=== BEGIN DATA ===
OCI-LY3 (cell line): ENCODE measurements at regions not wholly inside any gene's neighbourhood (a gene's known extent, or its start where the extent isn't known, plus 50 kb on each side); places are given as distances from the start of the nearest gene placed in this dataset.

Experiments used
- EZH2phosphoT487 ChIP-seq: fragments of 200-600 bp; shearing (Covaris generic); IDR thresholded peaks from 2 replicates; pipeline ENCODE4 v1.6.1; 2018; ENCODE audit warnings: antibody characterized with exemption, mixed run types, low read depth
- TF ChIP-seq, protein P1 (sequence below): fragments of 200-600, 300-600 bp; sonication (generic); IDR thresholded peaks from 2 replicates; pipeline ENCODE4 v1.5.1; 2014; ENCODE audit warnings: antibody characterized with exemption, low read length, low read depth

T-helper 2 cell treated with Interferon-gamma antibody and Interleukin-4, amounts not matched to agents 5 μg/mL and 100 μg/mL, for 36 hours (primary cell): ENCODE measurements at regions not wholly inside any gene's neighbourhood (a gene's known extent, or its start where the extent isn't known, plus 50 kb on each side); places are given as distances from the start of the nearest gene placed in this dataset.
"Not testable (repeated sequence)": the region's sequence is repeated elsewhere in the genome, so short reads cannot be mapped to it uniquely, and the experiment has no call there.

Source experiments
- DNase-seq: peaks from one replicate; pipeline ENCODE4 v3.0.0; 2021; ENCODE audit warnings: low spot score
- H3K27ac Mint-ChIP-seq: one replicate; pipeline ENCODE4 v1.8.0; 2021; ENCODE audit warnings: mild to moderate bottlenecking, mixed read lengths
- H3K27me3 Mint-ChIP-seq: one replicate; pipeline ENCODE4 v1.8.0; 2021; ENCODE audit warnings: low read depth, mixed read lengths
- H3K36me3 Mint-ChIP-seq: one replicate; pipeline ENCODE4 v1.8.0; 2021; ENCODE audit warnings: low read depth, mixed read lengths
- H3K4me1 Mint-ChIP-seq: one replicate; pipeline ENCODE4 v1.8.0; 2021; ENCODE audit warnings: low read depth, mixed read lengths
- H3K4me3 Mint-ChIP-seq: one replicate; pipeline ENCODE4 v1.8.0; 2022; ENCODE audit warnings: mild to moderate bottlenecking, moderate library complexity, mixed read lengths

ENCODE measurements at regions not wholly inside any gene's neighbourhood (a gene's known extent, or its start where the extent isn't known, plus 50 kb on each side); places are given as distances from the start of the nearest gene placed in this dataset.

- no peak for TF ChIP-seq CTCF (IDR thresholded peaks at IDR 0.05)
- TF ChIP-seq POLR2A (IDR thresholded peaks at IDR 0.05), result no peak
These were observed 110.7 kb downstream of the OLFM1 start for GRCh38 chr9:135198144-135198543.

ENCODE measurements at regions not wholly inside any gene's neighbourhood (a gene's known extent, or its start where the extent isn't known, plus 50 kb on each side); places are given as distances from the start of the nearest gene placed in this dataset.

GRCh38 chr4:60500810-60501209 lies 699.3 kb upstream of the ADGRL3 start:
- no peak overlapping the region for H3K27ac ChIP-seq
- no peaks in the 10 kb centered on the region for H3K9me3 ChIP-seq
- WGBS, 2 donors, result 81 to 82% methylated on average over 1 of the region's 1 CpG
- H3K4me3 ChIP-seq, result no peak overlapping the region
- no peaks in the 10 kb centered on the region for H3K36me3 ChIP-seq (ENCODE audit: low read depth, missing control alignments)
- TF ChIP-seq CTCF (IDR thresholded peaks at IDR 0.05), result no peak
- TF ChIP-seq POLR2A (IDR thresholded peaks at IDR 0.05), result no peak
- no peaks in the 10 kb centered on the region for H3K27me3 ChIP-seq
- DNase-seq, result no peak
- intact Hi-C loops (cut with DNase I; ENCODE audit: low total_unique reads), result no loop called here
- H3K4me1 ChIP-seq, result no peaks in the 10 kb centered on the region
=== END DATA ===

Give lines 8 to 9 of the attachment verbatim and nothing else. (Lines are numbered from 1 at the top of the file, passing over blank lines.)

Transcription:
- DNase-seq: peaks from one replicate; pipeline ENCODE4 v3.0.0; 2021; ENCODE audit warnings: low spot score
- H3K27ac Mint-ChIP-seq: one replicate; pipeline ENCODE4 v1.8.0; 2021; ENCODE audit warnings: mild to moderate bottlenecking, mixed read lengths